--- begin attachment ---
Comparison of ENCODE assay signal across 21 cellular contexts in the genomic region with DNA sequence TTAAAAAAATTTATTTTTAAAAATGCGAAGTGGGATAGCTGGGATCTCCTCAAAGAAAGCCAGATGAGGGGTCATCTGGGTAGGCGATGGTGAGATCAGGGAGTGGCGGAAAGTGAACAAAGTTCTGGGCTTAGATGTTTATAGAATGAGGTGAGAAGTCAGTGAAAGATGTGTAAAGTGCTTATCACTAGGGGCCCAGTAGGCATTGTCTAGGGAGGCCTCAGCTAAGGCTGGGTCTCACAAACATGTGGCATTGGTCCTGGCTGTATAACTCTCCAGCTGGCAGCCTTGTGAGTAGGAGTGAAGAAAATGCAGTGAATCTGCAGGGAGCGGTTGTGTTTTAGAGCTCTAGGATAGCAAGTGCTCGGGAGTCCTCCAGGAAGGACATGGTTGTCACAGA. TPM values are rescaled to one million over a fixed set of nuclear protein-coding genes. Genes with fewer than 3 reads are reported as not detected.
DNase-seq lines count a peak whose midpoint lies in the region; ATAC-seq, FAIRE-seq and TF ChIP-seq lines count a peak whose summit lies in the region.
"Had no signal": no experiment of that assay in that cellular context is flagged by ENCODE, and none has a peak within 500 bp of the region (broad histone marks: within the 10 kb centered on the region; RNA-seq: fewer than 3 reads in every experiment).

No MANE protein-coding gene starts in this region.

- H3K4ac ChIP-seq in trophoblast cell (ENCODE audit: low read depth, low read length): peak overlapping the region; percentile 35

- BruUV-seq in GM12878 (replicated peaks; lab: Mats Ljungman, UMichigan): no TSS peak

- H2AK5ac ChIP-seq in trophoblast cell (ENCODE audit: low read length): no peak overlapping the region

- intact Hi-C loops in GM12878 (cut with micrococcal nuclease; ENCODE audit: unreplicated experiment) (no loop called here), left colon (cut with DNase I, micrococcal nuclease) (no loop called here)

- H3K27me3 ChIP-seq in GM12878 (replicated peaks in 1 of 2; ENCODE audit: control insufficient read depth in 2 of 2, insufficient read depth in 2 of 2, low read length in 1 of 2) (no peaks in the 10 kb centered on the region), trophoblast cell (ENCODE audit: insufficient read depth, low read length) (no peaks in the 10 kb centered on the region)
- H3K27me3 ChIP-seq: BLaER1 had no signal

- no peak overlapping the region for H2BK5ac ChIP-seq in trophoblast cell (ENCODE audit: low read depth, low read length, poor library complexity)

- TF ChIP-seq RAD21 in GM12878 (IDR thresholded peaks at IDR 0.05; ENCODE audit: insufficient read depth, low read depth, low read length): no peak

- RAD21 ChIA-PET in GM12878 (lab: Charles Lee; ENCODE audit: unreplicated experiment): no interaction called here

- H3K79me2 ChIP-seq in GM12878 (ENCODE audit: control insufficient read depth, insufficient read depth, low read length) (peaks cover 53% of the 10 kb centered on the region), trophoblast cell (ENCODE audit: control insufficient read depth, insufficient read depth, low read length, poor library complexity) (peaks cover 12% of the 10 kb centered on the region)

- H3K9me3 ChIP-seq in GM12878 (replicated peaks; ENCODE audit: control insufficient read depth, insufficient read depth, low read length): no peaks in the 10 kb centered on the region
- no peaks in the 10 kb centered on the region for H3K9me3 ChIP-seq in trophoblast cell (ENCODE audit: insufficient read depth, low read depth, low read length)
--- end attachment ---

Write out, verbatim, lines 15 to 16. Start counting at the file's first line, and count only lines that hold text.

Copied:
- H3K9me3 ChIP-seq in GM12878 (replicated peaks; ENCODE audit: control insufficient read depth, insufficient read depth, low read length): no peaks in the 10 kb centered on the region
- no peaks in the 10 kb centered on the region for H3K9me3 ChIP-seq in trophoblast cell (ENCODE audit: insufficient read depth, low read depth, low read length)